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Ip Address Through Router?


Guest DaRCYZero
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Guest DaRCYZero

Im trying to connect to my friends computer, and he has it through a router with 3 other computers on the line. When he looks at his IP address it is 192.168.1.14 which is from what I know, one that is assigned to the computer and not the ACTUAL IP address. We tried using video conferencing software he was able to connect to my IP address, and through the software I got his address (some 67.xx.xx.xx number..) but when I try dialing it, it will not connect. I don't know much about the router or assigned IP addresses he has but Im wondering how I can find out the ACTUAL IP address to connect to? Thanks!

 

I had him run Winipcfg too.. and it just gave the 192 and 255 numbers.. and would not connect.

 

He also went to the main computer that the cable modem and router was hooked up to and ran winipcfg.. we still cant figure it out..

Edited by DaRCYZero
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For most conferencing software, you won't be able to make a connection unless you configure the firewall to direct a particular incoming port to his system. If he has the router making arbitrary IP address assignments (the normal situation with most home routers) then you will also need to reconfigure it so that his computer gets the same IP address each time. So the process would go something like this:

 

1) Figure out the real external IP address. You can get this from a test at PC Pitstop like Traceroute or the full tests. Let's say it's 66.66.66.66

2) Determine what IP port is being used by the conf software. Let's say it's 9999.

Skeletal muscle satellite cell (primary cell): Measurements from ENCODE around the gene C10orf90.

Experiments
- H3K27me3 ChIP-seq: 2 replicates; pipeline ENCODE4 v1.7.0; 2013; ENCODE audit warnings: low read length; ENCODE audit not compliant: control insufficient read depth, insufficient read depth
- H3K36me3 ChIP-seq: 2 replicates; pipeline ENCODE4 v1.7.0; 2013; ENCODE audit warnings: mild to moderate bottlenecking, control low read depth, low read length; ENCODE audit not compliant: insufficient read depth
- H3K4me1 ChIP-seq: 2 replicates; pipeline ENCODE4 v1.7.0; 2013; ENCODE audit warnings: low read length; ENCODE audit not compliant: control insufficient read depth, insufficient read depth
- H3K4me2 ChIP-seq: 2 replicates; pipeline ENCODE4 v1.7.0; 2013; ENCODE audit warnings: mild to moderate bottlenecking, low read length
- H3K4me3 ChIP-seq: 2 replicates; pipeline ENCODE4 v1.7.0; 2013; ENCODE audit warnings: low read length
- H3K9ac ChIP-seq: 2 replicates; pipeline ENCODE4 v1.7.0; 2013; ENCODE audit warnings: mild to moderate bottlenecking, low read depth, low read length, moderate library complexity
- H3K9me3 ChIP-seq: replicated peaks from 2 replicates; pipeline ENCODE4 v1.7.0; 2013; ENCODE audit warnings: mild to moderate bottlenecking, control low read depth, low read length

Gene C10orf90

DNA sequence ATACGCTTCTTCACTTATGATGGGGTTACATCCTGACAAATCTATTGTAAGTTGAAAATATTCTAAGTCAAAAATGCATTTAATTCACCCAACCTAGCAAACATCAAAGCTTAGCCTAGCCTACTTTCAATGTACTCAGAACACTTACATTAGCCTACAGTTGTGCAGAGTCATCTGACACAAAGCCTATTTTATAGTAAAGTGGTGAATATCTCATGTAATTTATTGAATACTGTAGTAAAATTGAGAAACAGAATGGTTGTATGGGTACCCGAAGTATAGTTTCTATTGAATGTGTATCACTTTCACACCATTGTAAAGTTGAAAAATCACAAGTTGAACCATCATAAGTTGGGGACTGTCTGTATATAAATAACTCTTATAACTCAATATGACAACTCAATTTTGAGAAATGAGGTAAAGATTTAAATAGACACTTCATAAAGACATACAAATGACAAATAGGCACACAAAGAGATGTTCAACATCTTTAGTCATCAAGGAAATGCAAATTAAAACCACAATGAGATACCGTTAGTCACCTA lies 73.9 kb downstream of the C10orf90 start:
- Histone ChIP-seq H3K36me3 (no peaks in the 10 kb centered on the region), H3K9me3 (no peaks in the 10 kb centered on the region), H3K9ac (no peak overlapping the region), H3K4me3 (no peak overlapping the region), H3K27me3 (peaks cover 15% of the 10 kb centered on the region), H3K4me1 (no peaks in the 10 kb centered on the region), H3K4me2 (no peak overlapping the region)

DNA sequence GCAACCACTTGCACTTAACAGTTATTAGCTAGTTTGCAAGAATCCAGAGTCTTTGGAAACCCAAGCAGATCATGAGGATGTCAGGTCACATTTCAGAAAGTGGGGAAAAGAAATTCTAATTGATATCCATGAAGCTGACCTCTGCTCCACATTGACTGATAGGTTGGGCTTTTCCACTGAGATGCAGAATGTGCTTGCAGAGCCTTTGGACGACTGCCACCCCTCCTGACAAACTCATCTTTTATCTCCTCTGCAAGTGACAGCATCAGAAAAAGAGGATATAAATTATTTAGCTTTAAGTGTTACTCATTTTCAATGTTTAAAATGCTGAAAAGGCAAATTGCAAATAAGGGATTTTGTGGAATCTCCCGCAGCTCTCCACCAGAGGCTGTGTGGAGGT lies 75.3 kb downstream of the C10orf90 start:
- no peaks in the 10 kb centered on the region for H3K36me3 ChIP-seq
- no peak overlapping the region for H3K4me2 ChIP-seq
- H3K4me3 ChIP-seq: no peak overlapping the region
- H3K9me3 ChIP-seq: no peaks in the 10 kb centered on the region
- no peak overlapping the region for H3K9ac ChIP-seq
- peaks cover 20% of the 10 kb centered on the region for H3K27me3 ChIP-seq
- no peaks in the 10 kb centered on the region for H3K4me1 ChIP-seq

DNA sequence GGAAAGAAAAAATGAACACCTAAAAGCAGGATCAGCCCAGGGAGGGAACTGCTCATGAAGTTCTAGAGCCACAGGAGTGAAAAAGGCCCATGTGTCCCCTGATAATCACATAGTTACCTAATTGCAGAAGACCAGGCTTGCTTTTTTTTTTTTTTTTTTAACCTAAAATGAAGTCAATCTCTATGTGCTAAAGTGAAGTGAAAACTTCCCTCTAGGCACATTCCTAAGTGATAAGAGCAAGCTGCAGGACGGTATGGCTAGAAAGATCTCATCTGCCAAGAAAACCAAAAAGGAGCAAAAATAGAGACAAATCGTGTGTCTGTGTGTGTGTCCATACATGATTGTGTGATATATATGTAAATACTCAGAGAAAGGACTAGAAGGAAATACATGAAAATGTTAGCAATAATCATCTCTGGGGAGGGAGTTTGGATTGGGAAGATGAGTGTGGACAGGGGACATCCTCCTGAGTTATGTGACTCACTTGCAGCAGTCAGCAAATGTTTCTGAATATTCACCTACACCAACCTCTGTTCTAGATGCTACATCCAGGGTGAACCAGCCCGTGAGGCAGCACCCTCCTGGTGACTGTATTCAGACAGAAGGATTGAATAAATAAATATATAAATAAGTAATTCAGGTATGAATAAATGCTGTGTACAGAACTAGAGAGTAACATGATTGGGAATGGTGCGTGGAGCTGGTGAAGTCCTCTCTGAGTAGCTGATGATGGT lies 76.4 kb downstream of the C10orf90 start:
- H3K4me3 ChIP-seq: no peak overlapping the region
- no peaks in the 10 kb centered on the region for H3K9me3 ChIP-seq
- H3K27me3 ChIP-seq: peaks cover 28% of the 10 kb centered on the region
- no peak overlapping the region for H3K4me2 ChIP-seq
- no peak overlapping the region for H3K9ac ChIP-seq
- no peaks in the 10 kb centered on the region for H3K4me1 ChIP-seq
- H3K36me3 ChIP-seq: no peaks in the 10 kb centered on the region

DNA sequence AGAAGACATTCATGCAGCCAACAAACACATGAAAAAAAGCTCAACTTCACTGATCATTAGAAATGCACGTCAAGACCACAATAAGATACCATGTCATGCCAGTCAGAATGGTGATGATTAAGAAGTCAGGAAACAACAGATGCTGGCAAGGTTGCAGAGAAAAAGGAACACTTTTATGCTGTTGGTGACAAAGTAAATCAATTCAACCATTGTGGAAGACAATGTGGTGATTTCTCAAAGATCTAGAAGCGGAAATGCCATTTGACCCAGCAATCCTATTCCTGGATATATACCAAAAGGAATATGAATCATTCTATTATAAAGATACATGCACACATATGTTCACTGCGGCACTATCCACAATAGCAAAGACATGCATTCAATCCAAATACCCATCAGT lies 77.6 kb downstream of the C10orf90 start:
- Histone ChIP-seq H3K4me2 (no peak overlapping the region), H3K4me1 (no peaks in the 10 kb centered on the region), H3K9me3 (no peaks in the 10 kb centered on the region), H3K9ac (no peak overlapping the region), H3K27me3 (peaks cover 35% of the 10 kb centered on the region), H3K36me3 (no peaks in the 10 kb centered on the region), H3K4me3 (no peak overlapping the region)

3) Configure the router's DHCP to always assign the same IP to that particular computer. This is done by MAC address. So somewhere in a config screen you'd have to enter the MAC address and a particular private IP address like 192.168.0.128. Usually the router's DHCP screen will tell you the MAC addresses being currently used.

4) Configure the router to always route port 9999 to 192.168.0.128.

5) From your computer, try connecting to 66.66.66.66 and it should get to his system.

 

Yes, it's complicated... :(

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An easier way to set up a static IP is to just manually enter the IP info, etc. into the Windows NIC properties. That way, it will always grab the same IP from the router.

Stasi, if you do it that way will it actually go out to the router at all for DHCP? I thought it didn't if you assign a static IP. If you choose one that is in the same pool being assigned by the router, you could end up with two computers trying to use the same IP.
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Stasi, if you do it that way will it actually go out to the router at all for DHCP? I thought it didn't if you assign a static IP. If you choose one that is in the same pool being assigned by the router, you could end up with two computers trying to use the same IP.